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This operator allows simple text transformations without use of runCommand as was hitherto required.

regex and replacement are both one of:


In its simplest form, the operator creates a new string in which each occurrence of regex is replaced by the string replacement, i.e. a global replacement. The source string is not changed by replace; if you wish to change the string itself, write back over the source attribute:

$MyString = $MyString.replace("Hello","Goodbye"); 

transforms a $MyString value of "Hello World" to "Goodbye World".

Where regex is a regular expression, and may contain wildcard characters such as "." (which matches any character) or "*" (which matches 0 or more occurrences of the preceding character). Thus ".*" matches zero or more instances of any character.

Where parentheses in find-regex create multiple back-references, replacement-regex strings can include $1, $2, etc., to insert the relevant back-reference matched string ($1 through $9 allowed, and with $0 being the entire match).



changes all instance of "Spenser" to "Spencer".


deletes all vowels

$MyString = "I do not like green eggs".replace("(green) (eggs)","$2 $1"); 

returns "I do not like eggs green". Or:

$Text=$Text.replace("From: (.@).","——$1——") 

Will replace

From: Mark@eastgate.com 


—— Mark —— 

A replace action does not alter the original source

Using .replace() does not affect the source string unless the replacement output is used to overwrite the original source value. Thus if $MyString holds "Hello World" then:

$MyStringA = $MyString.replace(" World"); 

$MyString remains "Hello Word" and $MyStringA has value "Hello". The source is unchanged. But, if we set the source to the output

$MyString = $MyString.replace(" World"); 

Now $MyString becomes "Hello" and the original value is lost (overwritten by the new one). This distinction is one to bear in mind when using .replace() with $Text.

Using .replace() with $Text and formatting operators

When applied to $Text, .replace() allows style operators to be applied to the replacement argument. For example,

replace("^ from: .*",$0.bold) 

will embolden all lines beginning with “From:”.

If using style operators, do not place operator-modified back-reference within quotes. To re-use the example from above, consider $text containing "I do not like green eggs and ham":

$Text = "$Text.replace("(green) (eggs)",$2.bold+" "+ $1.strike); 

gives "I do not like eggs green and ham".

Multiple, but differing replacements

Although multiple matches can be replaced with the same string, to replace multiple matches with different strings requires chained .replace() calls. Consider formatting a large number to Continental style. This means inserting spaces as the group delimiter and a comma for the decimal delimiter. Assume $MyNumber's value is 1234567.89:

$MyString = $MyNumber.replace("(\d)(?=(?:\d{3})+([^\d]))","$1 ").replace("\.",","); 

Now, 1234567.89 becomes "1 234 567,89".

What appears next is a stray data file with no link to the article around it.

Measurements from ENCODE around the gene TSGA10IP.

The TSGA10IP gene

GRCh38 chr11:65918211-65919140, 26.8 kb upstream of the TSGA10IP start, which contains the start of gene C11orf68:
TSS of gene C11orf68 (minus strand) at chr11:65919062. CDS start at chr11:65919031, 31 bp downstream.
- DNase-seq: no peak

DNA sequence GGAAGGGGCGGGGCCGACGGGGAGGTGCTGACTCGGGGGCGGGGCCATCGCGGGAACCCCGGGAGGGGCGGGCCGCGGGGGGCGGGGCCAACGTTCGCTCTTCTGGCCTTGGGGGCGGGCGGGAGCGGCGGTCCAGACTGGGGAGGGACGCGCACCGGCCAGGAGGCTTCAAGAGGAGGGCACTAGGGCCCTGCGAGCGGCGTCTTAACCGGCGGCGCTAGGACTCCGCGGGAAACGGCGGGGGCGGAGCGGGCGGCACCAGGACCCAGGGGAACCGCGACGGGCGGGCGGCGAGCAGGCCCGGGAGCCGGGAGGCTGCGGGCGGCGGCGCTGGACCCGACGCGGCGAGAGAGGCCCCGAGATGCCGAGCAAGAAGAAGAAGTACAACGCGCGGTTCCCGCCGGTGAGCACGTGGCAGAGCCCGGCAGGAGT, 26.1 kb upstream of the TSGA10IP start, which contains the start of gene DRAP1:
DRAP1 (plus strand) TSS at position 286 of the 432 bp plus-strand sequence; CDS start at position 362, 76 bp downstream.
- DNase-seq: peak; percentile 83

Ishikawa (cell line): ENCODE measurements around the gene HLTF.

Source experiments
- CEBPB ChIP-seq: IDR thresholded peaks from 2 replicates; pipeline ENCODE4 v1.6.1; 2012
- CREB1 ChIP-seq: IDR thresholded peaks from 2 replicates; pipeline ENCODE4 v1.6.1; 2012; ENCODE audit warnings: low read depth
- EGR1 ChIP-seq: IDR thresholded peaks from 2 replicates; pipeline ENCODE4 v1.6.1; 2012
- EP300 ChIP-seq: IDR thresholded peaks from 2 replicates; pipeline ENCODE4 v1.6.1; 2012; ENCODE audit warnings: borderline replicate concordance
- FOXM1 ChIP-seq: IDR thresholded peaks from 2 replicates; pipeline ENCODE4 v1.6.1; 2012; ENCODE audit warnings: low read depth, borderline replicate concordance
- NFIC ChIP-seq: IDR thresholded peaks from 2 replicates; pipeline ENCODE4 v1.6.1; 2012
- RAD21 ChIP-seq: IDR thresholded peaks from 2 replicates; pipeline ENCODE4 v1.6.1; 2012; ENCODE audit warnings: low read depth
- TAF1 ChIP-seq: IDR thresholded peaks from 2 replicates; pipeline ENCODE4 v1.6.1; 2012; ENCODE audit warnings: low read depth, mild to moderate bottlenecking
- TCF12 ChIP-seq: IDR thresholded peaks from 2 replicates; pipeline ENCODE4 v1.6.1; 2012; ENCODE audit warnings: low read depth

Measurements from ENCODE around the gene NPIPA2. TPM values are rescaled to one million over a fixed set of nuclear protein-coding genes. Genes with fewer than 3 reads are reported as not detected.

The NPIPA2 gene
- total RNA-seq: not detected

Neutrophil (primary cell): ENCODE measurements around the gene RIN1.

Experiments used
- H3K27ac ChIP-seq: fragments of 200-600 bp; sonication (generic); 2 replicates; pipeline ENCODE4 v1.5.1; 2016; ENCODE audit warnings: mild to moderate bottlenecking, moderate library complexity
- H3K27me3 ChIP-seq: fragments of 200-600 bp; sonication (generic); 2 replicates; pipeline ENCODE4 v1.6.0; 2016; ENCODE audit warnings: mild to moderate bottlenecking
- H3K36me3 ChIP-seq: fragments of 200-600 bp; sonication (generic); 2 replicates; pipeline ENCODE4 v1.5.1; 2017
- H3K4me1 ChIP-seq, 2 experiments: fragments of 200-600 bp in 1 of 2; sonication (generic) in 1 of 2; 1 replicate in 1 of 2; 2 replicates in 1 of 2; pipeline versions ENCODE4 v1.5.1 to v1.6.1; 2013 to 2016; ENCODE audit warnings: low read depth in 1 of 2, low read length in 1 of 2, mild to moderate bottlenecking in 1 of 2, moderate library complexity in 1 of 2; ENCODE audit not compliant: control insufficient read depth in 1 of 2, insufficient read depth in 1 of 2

Some comma-delimited formats use straight double quotes for all/some values and demand that if this character appears in a value that is it escaped by doubling the character. If $Text is

He shouted "Hello!" at the top of his voice. 

Then it could be escaped for CSV export like so:


That exports:

…,"He shouted ""Hello!"" at the top of his voice.",… 

Note that in this instance using a single straight quote (instead of the more normal straight double quote) to contain the find and replace regexs works just fine. Also, there is no need to escape typographic double quotes, i.e. 'smart' or 'curly' quotes in this context.

This function respects existing rich text styling.

Short form for deletions

If the replacement string is omitted, the one-argument form $MyString.replace(regex) returns a copy of $MyString in which every occurrence of the regex is removed.

Trimming leading/trailing whitespace

$MyString = $MyString.replace("^ +","").replace(" +$",""); 

The ' +' means one or more space characters. The first replace finds such a sub-string immediately following the start of the whole string ^), whilst the second does the same for a sub-string immediately before the end of the string ($). If applied to multi-paragraph string, e.g. with line breaks such as in $Text, every paragraph is trimmed. Likely this is what is desired, but care is needed in more specialist situations. So, testing sample strings/texts is a good idea before changing actual data of value. If working with List or Sets a slightly different code is needed.

Trimming leading/trailing quotes

Because Tinderbox cannot escape quote characters (i.e. \" or \' do not escape the quote), use String.substr() to trim enclosing quotes on a string. Note that the latter, working on location in the string and not character type, cannot work on paragraphs within a string, such as in the example above.

Dealing with inline quote characters

Because regex is parsed for regular expressions, it may be possible to use the '\dnn' form described here to work around the lack of escaping from single double quotes within strings.

Handling changes to $Text including link anchors

When using .replace is used on a note's $Text, the replaced text also updates the position of pre-existing text link anchor text.

Working with styled text

This operator is capable of worthing with StyledString operators: StyledString.bold, StyledString.fontSize(), StyledString.italic and StyledString.strike.

A Tinderbox Reference File : Actions & Rules : Operators : Full Operator List : String.replace("find","replacement")